Education

Happiness Is a Warm Body on the Other End of the Computer

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qualified teacher

As online education creeps into the headlines, some states are rushing to demand additional credentials from online teachers. As with all occupational licensing regulations, demanding that teachers complete year-long courses, approved professional development courses, and other state-selected training means locking would-be online teachers out, and making sure that teachers who are certified have been trained in a particular way of thinking. Here's a perfect "missing the point" quote from EdWeek:

"We can put any warm body on the other end of the computer, but are those kids going to learn?" said Christina Linder, the director of certification and professional standards at the Idaho Department of Education. "Based on what we know, no."

The thing that makes online education so exciting is that a lot of what we know about effective teaching may no longer apply. Maybe having pools of cheap workers with a minimal skill sets coaching each kid individually from Bangalore is better than having one traditionally educated and qualified teacher for a classroom of 25. Maybe tomorrow's online teachers are getting all the training they need on Facebook today. Maybe the best teachers in the future won't be human beings at all. Nothing will slow the process of exploring these options more effectively than a bunch of state rushing to adopt mandatory teacher certification for online schools.

Education entrepreneur and blogger Tom Vander Ark says it nicely: "States are rushing to manage a set of inputs they don't understand with the historical monopoly tool of certification.  It's clear most of these hurdles will not add quality (just guaranteed work and revenue for state offices and colleges)."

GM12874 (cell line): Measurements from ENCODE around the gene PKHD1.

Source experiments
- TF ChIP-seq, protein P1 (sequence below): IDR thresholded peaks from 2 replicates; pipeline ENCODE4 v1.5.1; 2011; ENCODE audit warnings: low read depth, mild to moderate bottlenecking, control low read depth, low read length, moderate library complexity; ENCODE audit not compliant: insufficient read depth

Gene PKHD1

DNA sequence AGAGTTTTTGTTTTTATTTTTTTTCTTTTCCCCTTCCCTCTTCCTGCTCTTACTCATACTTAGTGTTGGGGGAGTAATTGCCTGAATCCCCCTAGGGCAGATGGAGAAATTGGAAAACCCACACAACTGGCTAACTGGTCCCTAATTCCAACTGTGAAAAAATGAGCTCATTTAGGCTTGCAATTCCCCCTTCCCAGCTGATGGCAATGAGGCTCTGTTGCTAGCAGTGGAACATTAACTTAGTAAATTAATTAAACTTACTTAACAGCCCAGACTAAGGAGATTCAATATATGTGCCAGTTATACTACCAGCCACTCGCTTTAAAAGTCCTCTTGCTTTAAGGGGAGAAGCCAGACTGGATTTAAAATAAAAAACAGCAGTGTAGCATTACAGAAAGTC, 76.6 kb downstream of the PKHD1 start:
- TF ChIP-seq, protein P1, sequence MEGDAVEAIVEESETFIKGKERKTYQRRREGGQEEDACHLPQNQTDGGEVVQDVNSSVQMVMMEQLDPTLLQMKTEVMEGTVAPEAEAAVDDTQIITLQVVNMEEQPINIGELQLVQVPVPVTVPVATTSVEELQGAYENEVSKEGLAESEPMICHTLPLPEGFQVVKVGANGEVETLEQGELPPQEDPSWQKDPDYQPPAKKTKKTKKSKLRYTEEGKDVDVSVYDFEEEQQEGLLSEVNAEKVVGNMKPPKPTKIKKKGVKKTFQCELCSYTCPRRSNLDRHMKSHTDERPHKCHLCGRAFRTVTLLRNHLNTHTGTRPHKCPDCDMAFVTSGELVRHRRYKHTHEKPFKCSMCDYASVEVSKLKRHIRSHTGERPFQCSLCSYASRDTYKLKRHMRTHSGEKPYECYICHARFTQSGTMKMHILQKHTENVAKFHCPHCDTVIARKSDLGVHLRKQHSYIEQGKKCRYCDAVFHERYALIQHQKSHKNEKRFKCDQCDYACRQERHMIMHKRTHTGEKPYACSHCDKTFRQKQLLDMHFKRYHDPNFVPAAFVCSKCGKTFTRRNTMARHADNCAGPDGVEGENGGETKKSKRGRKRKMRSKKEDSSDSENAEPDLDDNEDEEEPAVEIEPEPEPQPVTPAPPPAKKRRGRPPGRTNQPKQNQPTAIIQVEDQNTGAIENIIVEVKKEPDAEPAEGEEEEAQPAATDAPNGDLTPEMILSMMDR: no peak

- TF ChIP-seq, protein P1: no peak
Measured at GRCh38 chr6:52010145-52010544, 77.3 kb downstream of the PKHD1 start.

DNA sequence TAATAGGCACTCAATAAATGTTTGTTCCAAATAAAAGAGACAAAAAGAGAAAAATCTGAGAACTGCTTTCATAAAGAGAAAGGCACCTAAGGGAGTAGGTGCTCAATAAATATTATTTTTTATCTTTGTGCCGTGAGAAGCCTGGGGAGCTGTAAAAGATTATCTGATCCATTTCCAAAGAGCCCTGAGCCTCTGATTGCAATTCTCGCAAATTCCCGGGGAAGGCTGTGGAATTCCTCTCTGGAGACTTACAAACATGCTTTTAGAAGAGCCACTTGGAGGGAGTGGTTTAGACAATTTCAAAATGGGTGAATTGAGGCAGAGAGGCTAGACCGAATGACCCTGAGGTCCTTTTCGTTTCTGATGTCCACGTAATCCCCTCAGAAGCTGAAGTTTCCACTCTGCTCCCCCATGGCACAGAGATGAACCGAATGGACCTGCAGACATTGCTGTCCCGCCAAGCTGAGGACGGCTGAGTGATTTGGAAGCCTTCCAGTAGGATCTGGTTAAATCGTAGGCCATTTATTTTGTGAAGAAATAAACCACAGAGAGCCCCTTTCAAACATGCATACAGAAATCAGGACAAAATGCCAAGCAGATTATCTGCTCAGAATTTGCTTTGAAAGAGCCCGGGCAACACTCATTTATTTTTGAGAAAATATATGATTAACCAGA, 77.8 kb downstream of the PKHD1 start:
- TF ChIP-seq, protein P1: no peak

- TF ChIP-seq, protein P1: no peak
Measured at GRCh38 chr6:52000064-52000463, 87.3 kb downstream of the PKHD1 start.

Lots more on the forces slowing down online education here.

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  1. What’s not to like?

  2. We’ve gotta protect our phoney-baloney jobs, gentlemen, we must do something about this immediately!

  3. As with all occupational licensing regulations, demanding that teachers complete year-long courses, approved professional development courses, and other state-selected training means locking would-be online teachers out

    Thanks to our court system we now have a way to solve this problem. By deciding not to become a teacher, you are driving up the cost of education by reducing the supply of education. This affects interstate commerce, so we’ve just got to get Congress to pass a law “mandating” you become a teacher.

  4. What exactly is the difference between this and mandating government certification for florists?

    1. Florists provide a useful service, that’s what.

    2. An unlicensed florist can’t harm you taste is subjective, I agree. A teacher on the other hand without the proper education courses and certification could do a very poor job of education children and thus harm their future.

      1. D-

        Not emotive enough. Concern troll doesn’t sound concerned.

      2. Unlike those properly educated and certified teachers in the DC public school system doing such a bang-up job.

        1. “We can put any warm body on the other end of the computer, but are those kids going to learn?” said Christina Linder, the director of certification and professional standards at the Idaho Department of Education. “Based on what we know, no.”

          Based on what we know, the warm bodies the state is putting LIVE in front of the children…is not edumacating the childrens.
          ritten by pubicly edumacated stewdent.